"The difference of 10 points in the systolic pressure by early adulthood puts these young people at higher risk for hypertension and coronary artery disease by middle or old age," said Shaoyong Su, genetic epidemiologist at Georgia Medical College.
Systolic pressure refers to the top number denoting pressure while the heart is contracting.
As an example, comparing two white males in the study with the same body mass index, the one who reported no adverse childhood events, or ACEs, had a systolic pressure of 117.
His peer with four or more ACEs had a top measure of 127.
"That is a big difference. You can predict that five years later, these young people may be hypertensive," said Su, corresponding author of the study.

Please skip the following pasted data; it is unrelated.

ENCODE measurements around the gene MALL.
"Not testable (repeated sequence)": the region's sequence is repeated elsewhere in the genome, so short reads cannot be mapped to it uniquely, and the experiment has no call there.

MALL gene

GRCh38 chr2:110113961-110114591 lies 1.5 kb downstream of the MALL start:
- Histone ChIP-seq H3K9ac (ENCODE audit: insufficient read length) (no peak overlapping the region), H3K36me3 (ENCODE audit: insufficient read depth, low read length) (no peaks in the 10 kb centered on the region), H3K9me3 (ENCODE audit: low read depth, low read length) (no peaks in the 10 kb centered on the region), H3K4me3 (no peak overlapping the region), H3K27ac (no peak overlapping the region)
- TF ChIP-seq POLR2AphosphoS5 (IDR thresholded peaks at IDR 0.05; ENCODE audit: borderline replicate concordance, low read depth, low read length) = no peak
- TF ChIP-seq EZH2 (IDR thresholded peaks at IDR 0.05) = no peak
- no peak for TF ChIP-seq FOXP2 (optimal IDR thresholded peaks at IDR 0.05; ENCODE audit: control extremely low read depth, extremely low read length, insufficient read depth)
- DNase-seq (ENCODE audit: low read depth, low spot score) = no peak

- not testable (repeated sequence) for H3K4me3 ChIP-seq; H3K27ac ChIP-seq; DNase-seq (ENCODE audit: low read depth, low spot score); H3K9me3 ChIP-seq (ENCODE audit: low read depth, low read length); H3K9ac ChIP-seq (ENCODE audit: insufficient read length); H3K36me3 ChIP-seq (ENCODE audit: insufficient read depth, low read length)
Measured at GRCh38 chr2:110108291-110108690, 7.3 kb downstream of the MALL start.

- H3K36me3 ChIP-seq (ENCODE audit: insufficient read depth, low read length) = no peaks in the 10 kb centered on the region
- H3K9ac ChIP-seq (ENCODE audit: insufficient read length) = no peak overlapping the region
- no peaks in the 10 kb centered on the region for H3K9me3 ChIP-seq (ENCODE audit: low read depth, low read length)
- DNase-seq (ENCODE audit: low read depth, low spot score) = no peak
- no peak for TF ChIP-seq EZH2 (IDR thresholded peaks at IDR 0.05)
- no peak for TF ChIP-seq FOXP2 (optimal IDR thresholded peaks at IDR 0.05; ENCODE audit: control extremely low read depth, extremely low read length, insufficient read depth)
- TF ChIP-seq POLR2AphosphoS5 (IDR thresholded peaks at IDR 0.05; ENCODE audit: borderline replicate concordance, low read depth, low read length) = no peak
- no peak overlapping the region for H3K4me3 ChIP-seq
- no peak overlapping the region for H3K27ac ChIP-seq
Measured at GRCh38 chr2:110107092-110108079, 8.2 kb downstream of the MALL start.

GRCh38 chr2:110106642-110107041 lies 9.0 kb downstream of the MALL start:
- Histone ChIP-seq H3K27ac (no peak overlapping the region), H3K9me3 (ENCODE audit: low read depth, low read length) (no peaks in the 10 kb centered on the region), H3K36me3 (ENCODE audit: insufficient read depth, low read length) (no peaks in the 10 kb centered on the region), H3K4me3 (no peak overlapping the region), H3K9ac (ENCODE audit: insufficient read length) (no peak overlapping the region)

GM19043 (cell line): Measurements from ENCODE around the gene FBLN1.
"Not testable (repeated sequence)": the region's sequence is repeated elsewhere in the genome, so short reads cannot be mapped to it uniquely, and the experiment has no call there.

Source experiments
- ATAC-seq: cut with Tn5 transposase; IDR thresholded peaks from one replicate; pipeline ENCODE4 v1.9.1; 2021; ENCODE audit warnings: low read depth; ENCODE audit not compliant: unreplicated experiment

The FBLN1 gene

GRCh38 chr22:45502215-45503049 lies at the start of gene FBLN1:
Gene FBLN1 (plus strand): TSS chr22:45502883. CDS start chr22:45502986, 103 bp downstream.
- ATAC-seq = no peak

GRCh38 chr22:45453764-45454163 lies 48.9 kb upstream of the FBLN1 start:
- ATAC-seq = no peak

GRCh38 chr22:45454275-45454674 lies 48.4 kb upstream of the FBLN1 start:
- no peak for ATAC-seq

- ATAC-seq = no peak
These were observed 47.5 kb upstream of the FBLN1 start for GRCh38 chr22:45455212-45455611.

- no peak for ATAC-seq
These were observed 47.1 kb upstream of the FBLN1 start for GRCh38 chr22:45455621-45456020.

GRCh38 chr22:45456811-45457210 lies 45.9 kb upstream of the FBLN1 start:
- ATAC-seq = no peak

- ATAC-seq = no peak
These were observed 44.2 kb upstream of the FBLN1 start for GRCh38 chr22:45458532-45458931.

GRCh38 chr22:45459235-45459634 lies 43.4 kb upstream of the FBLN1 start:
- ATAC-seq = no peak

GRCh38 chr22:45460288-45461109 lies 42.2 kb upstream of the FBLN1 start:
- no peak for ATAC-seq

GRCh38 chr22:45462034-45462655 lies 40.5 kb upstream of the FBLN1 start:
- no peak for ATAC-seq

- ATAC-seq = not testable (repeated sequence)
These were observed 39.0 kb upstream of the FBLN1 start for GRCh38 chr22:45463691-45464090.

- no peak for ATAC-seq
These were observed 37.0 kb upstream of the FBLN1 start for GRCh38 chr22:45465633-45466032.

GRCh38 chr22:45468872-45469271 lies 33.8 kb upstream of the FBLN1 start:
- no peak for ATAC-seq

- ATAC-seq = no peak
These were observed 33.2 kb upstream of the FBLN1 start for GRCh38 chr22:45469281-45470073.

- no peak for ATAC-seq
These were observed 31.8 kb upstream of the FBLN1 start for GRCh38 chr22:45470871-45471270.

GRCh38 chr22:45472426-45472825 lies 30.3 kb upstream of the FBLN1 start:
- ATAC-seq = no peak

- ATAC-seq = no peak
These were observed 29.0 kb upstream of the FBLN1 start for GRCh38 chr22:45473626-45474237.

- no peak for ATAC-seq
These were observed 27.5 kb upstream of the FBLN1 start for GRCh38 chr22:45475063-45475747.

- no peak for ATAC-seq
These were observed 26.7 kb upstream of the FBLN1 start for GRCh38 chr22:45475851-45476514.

He noted that an exponential increase in pressure correlated with an increasing number of bad events.
ACEs include emotional, physical and sexual abuse, emotional and physical neglect and household dysfunction, such as substance abuse or domestic violence.
"We hope these studies will reinforce the need to screen children and young adults for adverse childhood events so this increased risk can be identified early to enhance resiliency and recovery and lessen the burden of cardiovascular disease later in life," said Su.
Su noted that percentages of children experiencing ACEs are similar whether looking across Georgia, the nation, or the world.
The study was published in the American Heart Association journal Circulation.